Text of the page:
Exodus 32:1-14 (and really, you must continue past v. 14 to the end of the story to make any sense of this) always makes me laugh out loud, or shudder. The sheer psychological genius of the narrator invites us into a theological intimacy that is stunning. The people, their souls still stuck back in Egypt, grow impatient at the foot of Mt. Sinai. They deduce that Moses is “delaying.” Why would he delay? Isn’t it just their rush to move on, or to shrink back? They refer to him as “this man Moses,” not “our beloved Moses.” Martin Buber was right: “Whenever he comes to deal with this people, he is defeated by them.”

   They fashion an idol, a golden bull, the kind they’d seen back in Egypt, connoting strength, potency, virility. Hard not to take a hard look at the golden bull on Wall Street in New York! Up on the mountain, God was even then telling Moses what their gold was supposed to be used for: to adorn the tabernacle. Hard also not to grin over the adjacent statue, the "Fearless Girl." Is that the Church, not cowed by the bull and all its cultural trappings?

   The Lord saw their lunacy first and told Moses, speaking of them not as “my people” but “your people” whom “you” (Moses, not I, the Lord!) brought out of Egypt. Moses turned the tables just as swiftly, referring to them not as “my people” but as “your people whom you” (the Lord!) brought out of Egypt. Down in the valley, Aaron his brother had proven to be an effective but wrongly directed leader. Once the calf was finished, they threw a big party.

   When Moses happened upon the scene, Aaron violated Jim Collins’s rule for Level 5 leaders (leaders attribute success to others and apportion blame to themselves) and explained how “they” were set on evil. He bore no responsibility. Hilariously he recalled what transpired: “I said to them, ‘Whoever has gold, take it off!’ So they gave it to me, I threw it into the fire, and out came this bull calf!” (v. 24). Out came. I’m not big on a sermon retelling a story in great detail. But this one is just so delicious, so revealing of human nature at its most religious and most flawed.

   What Moses accomplished next astonishes. Moses talks God out of raining wrath down upon the people. “The Lord changed his mind” (v. 14). Philosophically, this is absurd. But the Bible’s God is in this with us, with give and take, suspense, jockeying back and forth – which is what love does. Failing in leading the people, Moses leads God – as Michael Walzer observes, Moses was “rather more successful with God than with the people.” Does this text tell me something about how to lead my people? – maybe by leading God? or advocating for them with God instead of venting my frustration with them?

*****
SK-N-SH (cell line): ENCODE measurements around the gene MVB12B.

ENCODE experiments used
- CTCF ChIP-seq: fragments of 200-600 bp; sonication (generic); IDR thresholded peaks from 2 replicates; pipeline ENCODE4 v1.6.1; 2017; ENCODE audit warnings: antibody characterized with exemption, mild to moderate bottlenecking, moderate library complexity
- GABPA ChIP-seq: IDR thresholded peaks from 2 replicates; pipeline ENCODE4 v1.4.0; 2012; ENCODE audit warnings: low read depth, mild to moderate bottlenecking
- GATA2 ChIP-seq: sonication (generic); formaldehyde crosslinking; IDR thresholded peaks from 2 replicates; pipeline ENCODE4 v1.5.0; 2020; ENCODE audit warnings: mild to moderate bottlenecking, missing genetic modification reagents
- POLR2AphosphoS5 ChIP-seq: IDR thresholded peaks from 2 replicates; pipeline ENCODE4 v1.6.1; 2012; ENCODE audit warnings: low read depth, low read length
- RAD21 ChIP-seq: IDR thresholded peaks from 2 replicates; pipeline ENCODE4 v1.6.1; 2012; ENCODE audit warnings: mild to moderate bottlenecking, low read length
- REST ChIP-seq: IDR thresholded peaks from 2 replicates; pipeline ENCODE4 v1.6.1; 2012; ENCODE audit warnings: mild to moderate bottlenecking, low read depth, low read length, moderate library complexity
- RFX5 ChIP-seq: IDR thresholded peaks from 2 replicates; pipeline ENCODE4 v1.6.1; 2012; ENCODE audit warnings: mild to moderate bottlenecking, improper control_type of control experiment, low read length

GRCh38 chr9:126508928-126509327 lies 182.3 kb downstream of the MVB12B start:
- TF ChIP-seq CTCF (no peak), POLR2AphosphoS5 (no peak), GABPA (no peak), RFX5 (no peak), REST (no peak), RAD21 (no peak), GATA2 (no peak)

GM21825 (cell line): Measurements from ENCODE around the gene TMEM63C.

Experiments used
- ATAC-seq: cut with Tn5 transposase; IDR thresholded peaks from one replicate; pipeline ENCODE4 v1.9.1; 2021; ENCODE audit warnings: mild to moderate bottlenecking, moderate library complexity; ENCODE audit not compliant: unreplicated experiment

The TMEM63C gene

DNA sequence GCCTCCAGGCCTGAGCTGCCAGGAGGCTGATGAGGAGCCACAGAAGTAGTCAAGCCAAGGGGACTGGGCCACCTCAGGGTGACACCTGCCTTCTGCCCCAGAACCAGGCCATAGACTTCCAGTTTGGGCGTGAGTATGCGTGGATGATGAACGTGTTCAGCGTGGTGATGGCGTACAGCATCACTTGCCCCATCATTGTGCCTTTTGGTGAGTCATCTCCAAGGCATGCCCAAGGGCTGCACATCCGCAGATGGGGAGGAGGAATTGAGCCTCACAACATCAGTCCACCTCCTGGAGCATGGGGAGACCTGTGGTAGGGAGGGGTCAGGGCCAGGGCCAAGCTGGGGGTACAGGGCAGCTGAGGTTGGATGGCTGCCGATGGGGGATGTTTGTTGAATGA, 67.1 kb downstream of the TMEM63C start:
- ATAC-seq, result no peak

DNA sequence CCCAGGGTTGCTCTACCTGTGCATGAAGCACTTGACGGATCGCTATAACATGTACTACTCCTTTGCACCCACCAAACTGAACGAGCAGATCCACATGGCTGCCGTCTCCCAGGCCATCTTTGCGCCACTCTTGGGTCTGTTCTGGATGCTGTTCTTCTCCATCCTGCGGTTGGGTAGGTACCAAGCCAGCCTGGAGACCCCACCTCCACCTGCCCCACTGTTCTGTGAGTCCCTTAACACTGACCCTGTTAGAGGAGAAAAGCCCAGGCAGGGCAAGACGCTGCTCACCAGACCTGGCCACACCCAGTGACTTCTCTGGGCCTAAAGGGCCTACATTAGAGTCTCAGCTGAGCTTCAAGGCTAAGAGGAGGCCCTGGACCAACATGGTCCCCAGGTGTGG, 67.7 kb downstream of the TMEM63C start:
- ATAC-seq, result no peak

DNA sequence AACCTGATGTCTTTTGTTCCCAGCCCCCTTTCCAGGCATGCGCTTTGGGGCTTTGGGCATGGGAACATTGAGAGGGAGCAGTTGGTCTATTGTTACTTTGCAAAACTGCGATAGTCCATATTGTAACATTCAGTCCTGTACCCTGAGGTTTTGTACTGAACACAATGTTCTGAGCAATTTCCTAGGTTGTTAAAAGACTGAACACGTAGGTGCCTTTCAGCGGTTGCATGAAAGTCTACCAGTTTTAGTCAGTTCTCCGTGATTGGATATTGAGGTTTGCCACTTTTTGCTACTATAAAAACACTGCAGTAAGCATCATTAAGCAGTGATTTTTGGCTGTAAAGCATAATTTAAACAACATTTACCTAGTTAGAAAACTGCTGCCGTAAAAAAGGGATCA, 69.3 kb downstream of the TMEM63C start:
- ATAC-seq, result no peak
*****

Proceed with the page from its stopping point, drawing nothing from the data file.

The preacher need not provide moralistic take-aways, although they are the low-hanging fruit. Let the story stand. Let people see themselves and others in it. Let them most important get a glimpse of the severe holiness of God struggling with the tender mercy of God.

   The violence at the end leaves me numb. I recall what I learned from Jonathan Sacks on a similar passage: 1 Kings 18. Elijah slaughters the Canaanite priests – but Sacks points out that the rabbis were appalled, noting that God never told him to kill them. I think it’s healthy and hopeful for clergy to wonder out loud if Moses, or the writer of Exodus mis-heard God – just as we all do. Scripture is still very much inspired – precisely in sharing moments when people act in ways contrary to the larger heart of God known throughout Scripture.

   Karl Barth called Philippians 4:1-9 “one of the liveliest and most allusive in Paul, or anywhere at all in the New Testament.” And it’s so personal. Paul calls out two people by name! For me, “Rejoice always” and “Do not be anxious” feel like piling on. I’m already anxious, and veer toward melancholy – and here’s Paul (or is it God?) ordering me to feel differently. Like, it was bad enough already…

   George Hunsinger, in his new Brazos commentary, is wise on this: “It is not a matter of elation but of resilience. Nor is it basically introspective but Christocentric.” He quotes Martin Luther King: “Abnormal fears and phobias expressed in neurotic anxiety may be cured by psychiatry; but the fear of death, nonbeing, and nothingness, expressed in existential anxiety, maybe cured only by a positive religious faith.” I think I’d lean way more sympathetically toward mercy on the anxious and fearful, who aren’t so easily fixed. But the notation of “existential anxiety”: that’s huge. It’s what we can genuinely and faithfully address in the church.

   Regular anxiety might be something we can help with too. Read the text slowly. “Have no anxiety… but with thanksgiving, let your requests be made known to God.” Paul must be mixed up: it’s supposed to be we file our requests, and if God complies, then we give thanks – right? No, “with thanksgiving let your requests be made known.” We begin with gratitude. Jesus invited the crowd to be rid of anxiety by pointing to the birds of the air, and the lilies of the field: they are arrayed in beauty, God provides for them (read Matthew 6:25-34!). Notice what God has done, feel the blessings you neglected to pay attention to (which is probably why you got into the anxious mess you’re in…). Could it be that gratitude is the antidote to anxiety?